Editor’s note: Kai Nestman of Sechelt will be participating in the Rotary Global Peace Forum in Hawaii, Jan. 25 to 27, through a partnership with the Rotary Club of the Sunshine Coast. This is the first of two articles Nestman will be penning on his experiences.
Aung San Suu Kyi is known by many people for having spent much of the past 20 years under house arrest in Myanmar. As the chairperson of a pro-democracy party, Suu Kyi is a symbol in her efforts of non-violence and peace while engaging with the repressive military-backed government in Myanmar, also known as Burma.
In 1991, she was awarded the Nobel Peace Prize for her “non-violent struggle for democracy and human rights” — a prize that was accepted by her two sons and British husband. Suu Kyi was held under house arrest in Burma and could not risk leaving the country to claim her prize.
She was released from house arrest in November 2010, following bouts of freedom and detention, but full restrictions on Suu Kyi’s movement and associations were not relaxed until 2011.
Last year in a landslide by-election victory, Suu Kyi was elected to sit in parliament along with other members from her National League for Democracy Party. This marked significant progress for a military power that had denied Suu Kyi’s previous victory as a member of parliament. The military junta has enforced a strong influence over the country since its 1962 coup d’état.
Myanmar has experienced significant change over the past year. Canada’s foreign minister visited the country in a first-of-its-kind stopover, and most notably U.S. President Barack Obama became the first U.S. president to visit Myanmar following a preparatory visit by U.S. Secretary of State Hilary Clinton in 2011.
Obama’s visit marked progressive announcements by the government of Myanmar to ease border conflict, allow the International Committee of the Red Cross (ICRC) greater access to prisons, and investigate political detainees. The change of pace in Myanmar brought forth statements by the governments of Canada and the U.S. to begin slowly easing strict sanctions meant to apply political pressure to Myanmar and its military-backed government.
Conflict has been ongoing in Myanmar and most recently has continued in the northern state of Kachin where internal struggles have existed between ethnic minorities and the government.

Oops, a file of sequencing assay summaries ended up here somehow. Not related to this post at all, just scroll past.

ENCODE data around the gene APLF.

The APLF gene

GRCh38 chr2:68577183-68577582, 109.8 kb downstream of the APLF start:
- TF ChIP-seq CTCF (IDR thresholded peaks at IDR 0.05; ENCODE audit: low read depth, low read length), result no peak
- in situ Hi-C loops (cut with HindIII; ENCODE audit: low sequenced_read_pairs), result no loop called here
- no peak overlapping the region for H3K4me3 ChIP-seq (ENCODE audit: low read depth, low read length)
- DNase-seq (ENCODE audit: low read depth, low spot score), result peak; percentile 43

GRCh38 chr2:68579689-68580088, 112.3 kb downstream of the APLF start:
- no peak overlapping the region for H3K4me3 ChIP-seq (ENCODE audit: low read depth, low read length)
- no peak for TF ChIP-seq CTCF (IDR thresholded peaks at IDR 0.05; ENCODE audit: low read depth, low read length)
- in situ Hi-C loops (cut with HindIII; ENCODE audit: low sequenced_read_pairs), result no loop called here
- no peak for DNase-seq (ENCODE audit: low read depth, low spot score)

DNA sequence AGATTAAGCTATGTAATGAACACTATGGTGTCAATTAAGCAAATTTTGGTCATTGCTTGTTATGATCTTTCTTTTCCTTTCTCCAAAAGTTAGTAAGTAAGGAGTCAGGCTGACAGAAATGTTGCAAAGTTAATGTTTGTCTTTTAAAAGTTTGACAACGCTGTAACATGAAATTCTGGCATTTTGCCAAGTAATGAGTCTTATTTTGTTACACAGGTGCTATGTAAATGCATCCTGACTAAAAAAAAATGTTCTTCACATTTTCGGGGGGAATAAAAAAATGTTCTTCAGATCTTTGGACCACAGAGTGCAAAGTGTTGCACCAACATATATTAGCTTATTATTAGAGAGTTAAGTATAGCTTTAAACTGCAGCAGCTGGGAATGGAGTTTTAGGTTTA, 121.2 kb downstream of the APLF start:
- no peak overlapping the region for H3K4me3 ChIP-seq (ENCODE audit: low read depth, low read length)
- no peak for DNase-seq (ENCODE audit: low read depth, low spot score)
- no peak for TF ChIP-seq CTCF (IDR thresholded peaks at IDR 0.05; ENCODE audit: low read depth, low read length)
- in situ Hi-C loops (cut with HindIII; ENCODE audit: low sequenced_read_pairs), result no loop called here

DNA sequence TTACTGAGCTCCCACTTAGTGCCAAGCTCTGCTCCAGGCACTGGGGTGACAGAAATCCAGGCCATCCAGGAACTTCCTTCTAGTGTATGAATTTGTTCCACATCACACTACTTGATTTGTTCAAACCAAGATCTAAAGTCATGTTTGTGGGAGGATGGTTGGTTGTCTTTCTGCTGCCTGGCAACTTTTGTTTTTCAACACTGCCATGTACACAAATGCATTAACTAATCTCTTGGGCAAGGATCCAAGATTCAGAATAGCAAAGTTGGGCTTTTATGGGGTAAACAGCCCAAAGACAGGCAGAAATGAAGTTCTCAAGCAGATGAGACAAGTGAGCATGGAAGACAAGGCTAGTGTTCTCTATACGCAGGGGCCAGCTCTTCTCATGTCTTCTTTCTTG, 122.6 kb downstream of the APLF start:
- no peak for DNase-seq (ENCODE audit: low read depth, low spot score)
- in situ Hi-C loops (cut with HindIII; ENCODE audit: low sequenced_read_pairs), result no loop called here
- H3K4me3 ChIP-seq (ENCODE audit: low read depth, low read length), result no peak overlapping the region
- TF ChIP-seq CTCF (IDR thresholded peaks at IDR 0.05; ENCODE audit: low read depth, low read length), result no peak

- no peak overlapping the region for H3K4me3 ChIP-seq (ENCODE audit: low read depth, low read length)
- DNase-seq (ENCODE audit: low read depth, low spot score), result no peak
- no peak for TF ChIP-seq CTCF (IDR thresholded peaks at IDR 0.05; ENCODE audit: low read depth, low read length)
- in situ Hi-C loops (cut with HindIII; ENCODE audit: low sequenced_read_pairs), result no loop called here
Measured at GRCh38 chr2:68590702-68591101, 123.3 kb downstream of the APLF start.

Suu Kyi continues her work to build peace through non-violence. She recently wrote, “Myanmar remains firmly under military rule” when she described the conflict in Kachin.
Rotary International, though its work in humanitarian and volunteer service, has also focused on peace. Each year Rotary sponsors up to 110 Rotary World Peace Fellows who study peace and conflict resolution at one of six Rotary Centres for International Studies located around the world.
On Jan. 25, in Honolulu, Hawaii, Rotary International will host its second Rotary Global Peace Forum, the first of which was held in Berlin, Germany, at the end of November. A third forum will be hosted in Hiroshima, Japan in May. The forum will bring together more than 800 participants from around the world — many of them youth. I will have the honour of attending the forum through a partnership with the Rotary Club of the Sunshine Coast.
The Rotary Global Peace Forum will include workshops that look to Hawaiian culture and peace while highlighting the special importance of conserving and protecting shared environmental resources, and encouraging young adults to be catalysts for peace. The forum looks to empower a new generation’s vision of world peace — peace that could extend to conflicts such as that in Myanmar. Suu Kyi will be the keynote speaker.